Build Better BOSH Releases Faster with Language Packs

When you’re packaging your bespoke systems as BOSH releases, over and over again, you will first need a Ruby/Java/Golang/Python package for compilation or runtime. The BOSH community is now providing language packs to make it much simpler and faster. This article is a quick look and a "build a BOSH release" walk thru using the Go language pack (you can also see the resulting BOSH release).

The primary bosh command you’ll need to learn is bosh vendor-package, and then how/when to use the compile.env and runtime.env scripts that are bundled with each language pack.

Find them all at At the time of writing, the available language packs are:

  • java – openjdk-8 and openjdk-9
  • golang – golang-1.9 and golang-1.10
  • ruby – ruby-2.4-r3
  • python – python-2.7

Want to help make the world a better place? Pull requests for ruby-2.5 and python-3.6 would be welcomed by me so I can use them.

Note, afaik, the BOSH core team, doesn’t call them "language packs". Yet.

I like "language packs", though "language releases" or packages may sound more familiar. – Dmitriy

Probably because there are other "packs" you can use that aren’t programming languages: cf-cli and nginx. But I like the phrase "language packs". Your thoughts?

Walk Through

Let’s package up a sample Golang web app as a BOSH release.

First, clone the sample app locally and confirm that you know how to compile and run it:

go get
cd $GOPATH/src/
export MESSAGE="this is the message to display"
export PORT=8000
go run main.go

Your sample Golang web app will now be running at http://localhost:8000/ and will display your $MESSAGE:

$ curl http://localhost:8000
this is the message to display

Now, let’s package and run this via BOSH. First, create a workspace folder and clone the language pack. We’re using golang-release to compile our Golang application:

mkdir -p ~/workspace
cd ~/workspace
git clone

Create a new BOSH release project, or use an existing one, and vendor the language pack:

gem install bosh-gen
bosh-gen new simple-go-web-app
cd simple-go-web-app-boshrelease

I’m using bosh-gen because a) it makes everything in this article easier; and b) I wrote bosh-gen. This article assumes you’ve upgraded bosh-gen to v0.98.

Now, the first step of magic for language packs is the bosh vendor-package command:

bosh vendor-package golang-1.10-linux ~/workspace/golang-release

The output will look like:

Adding package 'golang-1.10-linux/48c842421b6f05acf88dc6ec17f7574dade28a86'...
-- Started uploading 'golang-1.10-linux/48c842421b6f05acf88dc6ec17f7574dade28a86' (sha1=e9a18aebf2c407ce17423c22c913b6612cf4b75f)
2018/04/04 09:44:29 Successfully uploaded file to
-- Finished uploading 'golang-1.10-linux/48c842421b6f05acf88dc6ec17f7574dade28a86' (sha1=e9a18aebf2c407ce17423c22c913b6612cf4b75f)
Added package 'golang-1.10-linux/48c842421b6f05acf88dc6ec17f7574dade28a86'

Your BOSH release will now have a new package:

$ git status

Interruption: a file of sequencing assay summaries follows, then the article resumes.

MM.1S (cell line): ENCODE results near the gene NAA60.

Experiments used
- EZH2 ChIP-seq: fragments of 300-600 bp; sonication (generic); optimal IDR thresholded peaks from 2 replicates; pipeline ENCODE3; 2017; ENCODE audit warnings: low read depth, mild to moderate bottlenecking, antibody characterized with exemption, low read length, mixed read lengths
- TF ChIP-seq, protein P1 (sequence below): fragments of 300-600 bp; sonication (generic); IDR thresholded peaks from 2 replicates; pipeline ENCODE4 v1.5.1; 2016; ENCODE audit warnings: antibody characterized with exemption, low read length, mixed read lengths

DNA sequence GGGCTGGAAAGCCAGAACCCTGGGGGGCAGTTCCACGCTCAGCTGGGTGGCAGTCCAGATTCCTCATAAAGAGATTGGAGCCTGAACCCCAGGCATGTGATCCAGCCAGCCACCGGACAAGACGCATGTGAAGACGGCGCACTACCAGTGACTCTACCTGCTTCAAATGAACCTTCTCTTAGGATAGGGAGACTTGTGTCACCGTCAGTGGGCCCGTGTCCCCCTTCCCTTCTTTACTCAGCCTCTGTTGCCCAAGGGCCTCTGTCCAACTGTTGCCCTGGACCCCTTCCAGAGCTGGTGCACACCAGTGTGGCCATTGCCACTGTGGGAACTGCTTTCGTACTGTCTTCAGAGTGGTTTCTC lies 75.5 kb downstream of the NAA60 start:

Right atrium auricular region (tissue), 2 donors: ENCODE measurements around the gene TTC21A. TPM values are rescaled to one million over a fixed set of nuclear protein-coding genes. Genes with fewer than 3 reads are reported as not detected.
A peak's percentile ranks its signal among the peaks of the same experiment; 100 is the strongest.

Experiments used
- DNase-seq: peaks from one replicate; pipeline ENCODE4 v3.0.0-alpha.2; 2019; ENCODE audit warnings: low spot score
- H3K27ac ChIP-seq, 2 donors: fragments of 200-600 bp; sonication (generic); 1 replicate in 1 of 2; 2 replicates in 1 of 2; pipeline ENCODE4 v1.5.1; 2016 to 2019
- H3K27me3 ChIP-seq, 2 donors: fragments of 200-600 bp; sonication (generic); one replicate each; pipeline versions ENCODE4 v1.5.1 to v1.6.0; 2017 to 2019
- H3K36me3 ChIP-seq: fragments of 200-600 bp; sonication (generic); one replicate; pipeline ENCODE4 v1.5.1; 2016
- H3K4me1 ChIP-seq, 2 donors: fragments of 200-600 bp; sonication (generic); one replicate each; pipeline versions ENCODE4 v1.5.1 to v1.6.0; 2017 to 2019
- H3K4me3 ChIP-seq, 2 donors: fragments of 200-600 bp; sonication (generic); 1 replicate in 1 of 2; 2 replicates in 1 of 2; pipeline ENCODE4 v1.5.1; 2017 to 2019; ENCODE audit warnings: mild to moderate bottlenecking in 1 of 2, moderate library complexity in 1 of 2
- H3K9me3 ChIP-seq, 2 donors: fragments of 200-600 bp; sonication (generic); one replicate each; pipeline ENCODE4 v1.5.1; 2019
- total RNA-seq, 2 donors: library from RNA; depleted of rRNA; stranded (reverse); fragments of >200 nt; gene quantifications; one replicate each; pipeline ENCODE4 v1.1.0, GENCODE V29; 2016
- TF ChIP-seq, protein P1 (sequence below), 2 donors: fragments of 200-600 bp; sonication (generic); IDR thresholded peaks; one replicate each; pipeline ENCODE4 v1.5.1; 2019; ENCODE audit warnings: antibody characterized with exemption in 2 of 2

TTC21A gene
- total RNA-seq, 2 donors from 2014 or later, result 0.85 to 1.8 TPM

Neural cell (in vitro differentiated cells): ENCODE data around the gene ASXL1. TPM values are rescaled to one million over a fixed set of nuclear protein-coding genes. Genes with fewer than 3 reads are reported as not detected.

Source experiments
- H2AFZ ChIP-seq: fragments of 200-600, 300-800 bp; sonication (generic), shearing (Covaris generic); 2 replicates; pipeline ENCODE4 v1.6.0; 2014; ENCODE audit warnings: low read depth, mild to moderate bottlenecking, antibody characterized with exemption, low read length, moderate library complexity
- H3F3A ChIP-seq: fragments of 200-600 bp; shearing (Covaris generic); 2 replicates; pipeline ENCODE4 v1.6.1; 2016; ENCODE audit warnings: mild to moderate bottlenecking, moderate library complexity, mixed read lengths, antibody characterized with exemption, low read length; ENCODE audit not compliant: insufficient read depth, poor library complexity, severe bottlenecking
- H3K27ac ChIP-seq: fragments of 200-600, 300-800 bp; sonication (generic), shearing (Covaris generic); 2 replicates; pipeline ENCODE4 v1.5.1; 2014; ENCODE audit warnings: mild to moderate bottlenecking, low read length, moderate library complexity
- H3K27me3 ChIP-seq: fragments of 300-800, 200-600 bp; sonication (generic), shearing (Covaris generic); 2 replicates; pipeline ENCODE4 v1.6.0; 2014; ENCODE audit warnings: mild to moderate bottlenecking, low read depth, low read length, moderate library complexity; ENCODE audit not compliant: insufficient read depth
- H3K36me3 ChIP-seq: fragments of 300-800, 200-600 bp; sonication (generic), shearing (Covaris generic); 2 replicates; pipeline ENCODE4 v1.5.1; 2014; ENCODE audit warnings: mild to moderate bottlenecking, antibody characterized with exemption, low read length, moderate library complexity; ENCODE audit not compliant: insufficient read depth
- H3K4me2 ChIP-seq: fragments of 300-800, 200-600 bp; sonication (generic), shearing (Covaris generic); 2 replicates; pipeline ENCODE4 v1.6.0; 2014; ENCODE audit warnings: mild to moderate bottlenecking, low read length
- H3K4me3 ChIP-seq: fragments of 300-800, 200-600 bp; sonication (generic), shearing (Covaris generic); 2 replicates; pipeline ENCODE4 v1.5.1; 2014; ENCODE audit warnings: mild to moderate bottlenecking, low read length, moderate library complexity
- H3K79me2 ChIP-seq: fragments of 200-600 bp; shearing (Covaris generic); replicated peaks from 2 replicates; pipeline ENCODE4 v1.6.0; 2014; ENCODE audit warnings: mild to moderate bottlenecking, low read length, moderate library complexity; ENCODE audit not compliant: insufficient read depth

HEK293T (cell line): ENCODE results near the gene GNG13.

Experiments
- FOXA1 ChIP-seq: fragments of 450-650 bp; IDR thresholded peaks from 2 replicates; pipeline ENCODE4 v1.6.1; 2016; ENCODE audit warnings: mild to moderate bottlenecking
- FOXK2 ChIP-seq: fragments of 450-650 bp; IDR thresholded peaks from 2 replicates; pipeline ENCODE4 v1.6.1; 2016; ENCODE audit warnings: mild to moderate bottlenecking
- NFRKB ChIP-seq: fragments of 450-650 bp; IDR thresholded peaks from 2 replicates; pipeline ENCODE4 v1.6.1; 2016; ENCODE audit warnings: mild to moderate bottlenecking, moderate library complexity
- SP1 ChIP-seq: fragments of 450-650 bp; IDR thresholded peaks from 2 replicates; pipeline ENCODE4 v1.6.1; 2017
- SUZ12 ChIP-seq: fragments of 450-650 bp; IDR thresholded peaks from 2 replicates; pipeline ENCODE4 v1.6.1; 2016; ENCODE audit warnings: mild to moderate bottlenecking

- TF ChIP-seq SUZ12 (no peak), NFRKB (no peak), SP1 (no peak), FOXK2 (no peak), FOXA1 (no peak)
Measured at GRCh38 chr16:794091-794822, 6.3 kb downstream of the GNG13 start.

Commit it to your repo:

git add .
git commit -m "add golang-1.10-linux langage pack"

Submodule the sample Golang app into the src folder:

git submodule add \

Create a simple-go-web-app BOSH package, that compiles itself with our golang-1.10-linux language pack.

bosh-gen package simple-go-web-app \
  -d golang-1.10-linux \
  --src gopath

Update packaging/simple-go-web-app/packaging to load the golang-1.10-linux language pack and to go build our application:

set -eux
cd gopath
source /var/vcap/packages/golang-1.10-linux/bosh/compile.env
go build -v
cp simple-go-web-app $BOSH_INSTALL_TARGET/bin

The source .../compile.env is the second part of magic for language packs.

It does something different for each language pack, and for each base operating system. For the golang-release on linux, it sets up $GOROOT and also sets $GOPATH to the current directory.

So, in our packaging script above, we first change to the base directory of our $GOPATH and then run source /var/vcap/packages/golang-1.10-linux/bosh/compile.env. We are now free to go build to produce our linux binary simple-go-web-app.

The java language pack sets up $JAVA_HOME and $PATH.

Finally, we copy the binary into the $BOSH_INSTALL_TARGET folder. Anything in this folder is part of the compiled BOSH package.

Next, we need a BOSH job to run our packaged simple-go-web-app binary:

bosh-gen job simple-go-web-app -d simple-go-web-app

This command will override some default files in a pre-created jobs/simple-go-web-app directory. That’s fine. Say yes to all prompts.

export BOSH_DEPLOYMENT=simple-go-web-app
bosh create-release --force && \
bosh upload-release --rebase && \
bosh deploy manifests/simple-go-web-app.yml -o manifests/operators/dev.yml

Once the packages have been compiled and the simple-go-web-app instance is running, you can ping your web app on the default job port :8080:

$ curl
Hello world

Epilogue – CI Pipeline

To flesh out this example BOSH release, I’ve also added a CI pipeline, which publishes final releases, updates the base manifest manifests/simple-go-web-app.yml with each version.


The CI pipeline, as well as, publishing compiled releases to S3, also creates a use-compiled-releases.yml operator file.

To try it out:

bosh -d simple-go-web-app \
  deploy <(curl -L \
  -o <(curl -L

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